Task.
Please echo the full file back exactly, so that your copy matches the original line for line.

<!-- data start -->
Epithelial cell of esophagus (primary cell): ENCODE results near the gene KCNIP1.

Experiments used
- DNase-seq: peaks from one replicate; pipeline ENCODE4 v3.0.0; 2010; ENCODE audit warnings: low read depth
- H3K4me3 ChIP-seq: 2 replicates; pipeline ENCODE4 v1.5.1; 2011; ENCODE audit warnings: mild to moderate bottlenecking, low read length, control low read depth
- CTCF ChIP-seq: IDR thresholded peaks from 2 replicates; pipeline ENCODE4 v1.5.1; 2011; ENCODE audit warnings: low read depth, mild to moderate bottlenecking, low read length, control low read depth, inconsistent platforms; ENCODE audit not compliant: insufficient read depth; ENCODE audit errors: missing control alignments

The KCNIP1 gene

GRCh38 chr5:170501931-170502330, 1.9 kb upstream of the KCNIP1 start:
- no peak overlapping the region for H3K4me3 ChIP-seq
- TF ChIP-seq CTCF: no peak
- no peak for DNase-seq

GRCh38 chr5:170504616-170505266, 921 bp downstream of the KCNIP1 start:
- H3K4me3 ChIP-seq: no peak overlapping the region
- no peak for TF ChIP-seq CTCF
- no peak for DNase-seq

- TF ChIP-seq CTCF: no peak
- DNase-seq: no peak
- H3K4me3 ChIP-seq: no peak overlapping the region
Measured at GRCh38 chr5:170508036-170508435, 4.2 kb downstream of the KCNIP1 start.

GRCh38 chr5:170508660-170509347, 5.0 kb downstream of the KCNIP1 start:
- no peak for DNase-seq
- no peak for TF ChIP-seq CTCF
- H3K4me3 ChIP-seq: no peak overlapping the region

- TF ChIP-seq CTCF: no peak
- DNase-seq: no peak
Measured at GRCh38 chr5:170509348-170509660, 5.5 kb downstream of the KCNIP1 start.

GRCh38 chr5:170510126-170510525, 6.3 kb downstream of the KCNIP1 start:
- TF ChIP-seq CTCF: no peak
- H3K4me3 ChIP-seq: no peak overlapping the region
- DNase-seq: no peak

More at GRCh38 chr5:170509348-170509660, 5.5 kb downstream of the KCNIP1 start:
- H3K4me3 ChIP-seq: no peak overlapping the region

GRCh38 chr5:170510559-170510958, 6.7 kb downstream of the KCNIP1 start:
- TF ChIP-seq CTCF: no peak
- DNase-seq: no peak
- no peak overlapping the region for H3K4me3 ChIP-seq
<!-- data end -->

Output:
Epithelial cell of esophagus (primary cell): ENCODE results near the gene KCNIP1.

Experiments used
- DNase-seq: peaks from one replicate; pipeline ENCODE4 v3.0.0; 2010; ENCODE audit warnings: low read depth
- H3K4me3 ChIP-seq: 2 replicates; pipeline ENCODE4 v1.5.1; 2011; ENCODE audit warnings: mild to moderate bottlenecking, low read length, control low read depth
- CTCF ChIP-seq: IDR thresholded peaks from 2 replicates; pipeline ENCODE4 v1.5.1; 2011; ENCODE audit warnings: low read depth, mild to moderate bottlenecking, low read length, control low read depth, inconsistent platforms; ENCODE audit not compliant: insufficient read depth; ENCODE audit errors: missing control alignments

The KCNIP1 gene

GRCh38 chr5:170501931-170502330, 1.9 kb upstream of the KCNIP1 start:
- no peak overlapping the region for H3K4me3 ChIP-seq
- TF ChIP-seq CTCF: no peak
- no peak for DNase-seq

GRCh38 chr5:170504616-170505266, 921 bp downstream of the KCNIP1 start:
- H3K4me3 ChIP-seq: no peak overlapping the region
- no peak for TF ChIP-seq CTCF
- no peak for DNase-seq

- TF ChIP-seq CTCF: no peak
- DNase-seq: no peak
- H3K4me3 ChIP-seq: no peak overlapping the region
Measured at GRCh38 chr5:170508036-170508435, 4.2 kb downstream of the KCNIP1 start.

GRCh38 chr5:170508660-170509347, 5.0 kb downstream of the KCNIP1 start:
- no peak for DNase-seq
- no peak for TF ChIP-seq CTCF
- H3K4me3 ChIP-seq: no peak overlapping the region

- TF ChIP-seq CTCF: no peak
- DNase-seq: no peak
Measured at GRCh38 chr5:170509348-170509660, 5.5 kb downstream of the KCNIP1 start.

GRCh38 chr5:170510126-170510525, 6.3 kb downstream of the KCNIP1 start:
- TF ChIP-seq CTCF: no peak
- H3K4me3 ChIP-seq: no peak overlapping the region
- DNase-seq: no peak

More at GRCh38 chr5:170509348-170509660, 5.5 kb downstream of the KCNIP1 start:
- H3K4me3 ChIP-seq: no peak overlapping the region

GRCh38 chr5:170510559-170510958, 6.7 kb downstream of the KCNIP1 start:
- TF ChIP-seq CTCF: no peak
- DNase-seq: no peak
- no peak overlapping the region for H3K4me3 ChIP-seq